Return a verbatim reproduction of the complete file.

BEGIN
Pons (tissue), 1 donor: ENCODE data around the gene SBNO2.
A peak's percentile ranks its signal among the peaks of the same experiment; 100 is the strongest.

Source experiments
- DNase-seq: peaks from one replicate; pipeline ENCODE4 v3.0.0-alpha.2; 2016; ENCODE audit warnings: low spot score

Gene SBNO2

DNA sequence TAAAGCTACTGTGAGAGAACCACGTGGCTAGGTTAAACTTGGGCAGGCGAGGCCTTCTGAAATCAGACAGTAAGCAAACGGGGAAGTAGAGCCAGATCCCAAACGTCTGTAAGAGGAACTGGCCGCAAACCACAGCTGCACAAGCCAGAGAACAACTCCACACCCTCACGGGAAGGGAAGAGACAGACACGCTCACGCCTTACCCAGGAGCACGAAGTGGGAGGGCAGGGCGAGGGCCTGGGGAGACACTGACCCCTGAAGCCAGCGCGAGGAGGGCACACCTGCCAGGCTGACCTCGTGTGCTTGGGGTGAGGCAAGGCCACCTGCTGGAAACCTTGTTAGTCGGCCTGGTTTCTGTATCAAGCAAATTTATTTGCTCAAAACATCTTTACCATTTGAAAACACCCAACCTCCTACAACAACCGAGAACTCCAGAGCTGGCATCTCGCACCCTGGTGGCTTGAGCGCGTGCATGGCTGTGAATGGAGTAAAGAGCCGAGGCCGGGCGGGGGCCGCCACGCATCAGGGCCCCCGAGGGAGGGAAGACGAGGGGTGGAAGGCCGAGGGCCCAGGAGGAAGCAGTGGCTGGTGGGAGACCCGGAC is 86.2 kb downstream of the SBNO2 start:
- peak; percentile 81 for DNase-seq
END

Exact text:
Pons (tissue), 1 donor: ENCODE data around the gene SBNO2.
A peak's percentile ranks its signal among the peaks of the same experiment; 100 is the strongest.

Source experiments
- DNase-seq: peaks from one replicate; pipeline ENCODE4 v3.0.0-alpha.2; 2016; ENCODE audit warnings: low spot score

Gene SBNO2

DNA sequence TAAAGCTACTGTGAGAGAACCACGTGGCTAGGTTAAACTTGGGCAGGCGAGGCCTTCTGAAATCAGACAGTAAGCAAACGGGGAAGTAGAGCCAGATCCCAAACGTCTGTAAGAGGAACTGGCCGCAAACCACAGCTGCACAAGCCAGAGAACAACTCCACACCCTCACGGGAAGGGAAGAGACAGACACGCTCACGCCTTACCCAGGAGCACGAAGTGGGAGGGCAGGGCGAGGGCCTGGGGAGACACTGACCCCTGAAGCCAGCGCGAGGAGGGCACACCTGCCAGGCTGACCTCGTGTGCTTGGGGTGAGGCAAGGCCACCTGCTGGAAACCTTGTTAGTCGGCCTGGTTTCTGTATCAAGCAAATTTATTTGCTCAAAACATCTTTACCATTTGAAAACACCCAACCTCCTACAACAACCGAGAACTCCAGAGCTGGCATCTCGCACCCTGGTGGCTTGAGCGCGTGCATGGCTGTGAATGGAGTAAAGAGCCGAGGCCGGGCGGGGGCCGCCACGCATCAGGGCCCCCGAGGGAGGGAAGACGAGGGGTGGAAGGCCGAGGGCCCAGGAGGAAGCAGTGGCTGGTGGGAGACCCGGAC is 86.2 kb downstream of the SBNO2 start:
- peak; percentile 81 for DNase-seq